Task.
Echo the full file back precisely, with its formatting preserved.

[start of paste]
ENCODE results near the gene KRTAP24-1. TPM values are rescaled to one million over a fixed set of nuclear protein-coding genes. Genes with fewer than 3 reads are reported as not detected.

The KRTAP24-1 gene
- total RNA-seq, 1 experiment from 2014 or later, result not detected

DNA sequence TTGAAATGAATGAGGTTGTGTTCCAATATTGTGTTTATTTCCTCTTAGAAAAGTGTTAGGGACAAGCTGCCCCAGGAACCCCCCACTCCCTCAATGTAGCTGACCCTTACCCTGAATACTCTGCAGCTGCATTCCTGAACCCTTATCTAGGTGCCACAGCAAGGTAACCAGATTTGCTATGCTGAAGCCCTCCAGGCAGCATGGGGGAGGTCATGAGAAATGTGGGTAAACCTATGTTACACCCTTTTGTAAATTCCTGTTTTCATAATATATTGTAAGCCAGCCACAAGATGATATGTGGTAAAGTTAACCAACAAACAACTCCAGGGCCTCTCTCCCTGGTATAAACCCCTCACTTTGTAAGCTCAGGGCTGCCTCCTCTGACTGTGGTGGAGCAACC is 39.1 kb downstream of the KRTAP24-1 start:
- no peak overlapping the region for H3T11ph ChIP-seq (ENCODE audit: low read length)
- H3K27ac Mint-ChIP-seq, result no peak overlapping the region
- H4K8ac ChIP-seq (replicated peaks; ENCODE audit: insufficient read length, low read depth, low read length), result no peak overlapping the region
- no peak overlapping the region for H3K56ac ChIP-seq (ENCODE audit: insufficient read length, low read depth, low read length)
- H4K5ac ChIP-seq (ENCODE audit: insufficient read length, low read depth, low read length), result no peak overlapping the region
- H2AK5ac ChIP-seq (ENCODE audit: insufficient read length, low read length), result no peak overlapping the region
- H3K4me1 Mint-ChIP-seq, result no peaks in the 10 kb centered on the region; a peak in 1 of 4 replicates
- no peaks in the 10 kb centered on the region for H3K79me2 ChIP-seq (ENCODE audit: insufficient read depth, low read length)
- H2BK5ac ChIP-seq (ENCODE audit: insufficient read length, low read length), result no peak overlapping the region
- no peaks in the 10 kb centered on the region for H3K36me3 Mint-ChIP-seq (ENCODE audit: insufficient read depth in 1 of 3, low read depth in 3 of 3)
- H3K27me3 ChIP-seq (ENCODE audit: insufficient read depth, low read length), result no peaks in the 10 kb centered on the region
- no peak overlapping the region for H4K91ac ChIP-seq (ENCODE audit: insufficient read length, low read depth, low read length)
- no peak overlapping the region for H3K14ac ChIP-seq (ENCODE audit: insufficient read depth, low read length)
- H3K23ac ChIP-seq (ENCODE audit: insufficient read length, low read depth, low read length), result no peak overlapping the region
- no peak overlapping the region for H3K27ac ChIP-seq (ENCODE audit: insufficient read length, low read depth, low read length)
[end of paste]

ENCODE results near the gene KRTAP24-1. TPM values are rescaled to one million over a fixed set of nuclear protein-coding genes. Genes with fewer than 3 reads are reported as not detected.

The KRTAP24-1 gene
- total RNA-seq, 1 experiment from 2014 or later, result not detected

DNA sequence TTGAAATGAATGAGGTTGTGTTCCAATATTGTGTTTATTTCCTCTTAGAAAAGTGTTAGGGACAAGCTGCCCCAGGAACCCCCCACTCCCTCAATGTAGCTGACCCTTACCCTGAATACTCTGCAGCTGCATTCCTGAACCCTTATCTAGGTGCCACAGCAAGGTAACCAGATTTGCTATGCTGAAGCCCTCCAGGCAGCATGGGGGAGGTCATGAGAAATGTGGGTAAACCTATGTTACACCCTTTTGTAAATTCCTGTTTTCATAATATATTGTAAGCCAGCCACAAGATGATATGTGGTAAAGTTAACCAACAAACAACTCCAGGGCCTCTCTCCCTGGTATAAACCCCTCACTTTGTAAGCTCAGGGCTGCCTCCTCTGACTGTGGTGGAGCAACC is 39.1 kb downstream of the KRTAP24-1 start:
- no peak overlapping the region for H3T11ph ChIP-seq (ENCODE audit: low read length)
- H3K27ac Mint-ChIP-seq, result no peak overlapping the region
- H4K8ac ChIP-seq (replicated peaks; ENCODE audit: insufficient read length, low read depth, low read length), result no peak overlapping the region
- no peak overlapping the region for H3K56ac ChIP-seq (ENCODE audit: insufficient read length, low read depth, low read length)
- H4K5ac ChIP-seq (ENCODE audit: insufficient read length, low read depth, low read length), result no peak overlapping the region
- H2AK5ac ChIP-seq (ENCODE audit: insufficient read length, low read length), result no peak overlapping the region
- H3K4me1 Mint-ChIP-seq, result no peaks in the 10 kb centered on the region; a peak in 1 of 4 replicates
- no peaks in the 10 kb centered on the region for H3K79me2 ChIP-seq (ENCODE audit: insufficient read depth, low read length)
- H2BK5ac ChIP-seq (ENCODE audit: insufficient read length, low read length), result no peak overlapping the region
- no peaks in the 10 kb centered on the region for H3K36me3 Mint-ChIP-seq (ENCODE audit: insufficient read depth in 1 of 3, low read depth in 3 of 3)
- H3K27me3 ChIP-seq (ENCODE audit: insufficient read depth, low read length), result no peaks in the 10 kb centered on the region
- no peak overlapping the region for H4K91ac ChIP-seq (ENCODE audit: insufficient read length, low read depth, low read length)
- no peak overlapping the region for H3K14ac ChIP-seq (ENCODE audit: insufficient read depth, low read length)
- H3K23ac ChIP-seq (ENCODE audit: insufficient read length, low read depth, low read length), result no peak overlapping the region
- no peak overlapping the region for H3K27ac ChIP-seq (ENCODE audit: insufficient read length, low read depth, low read length)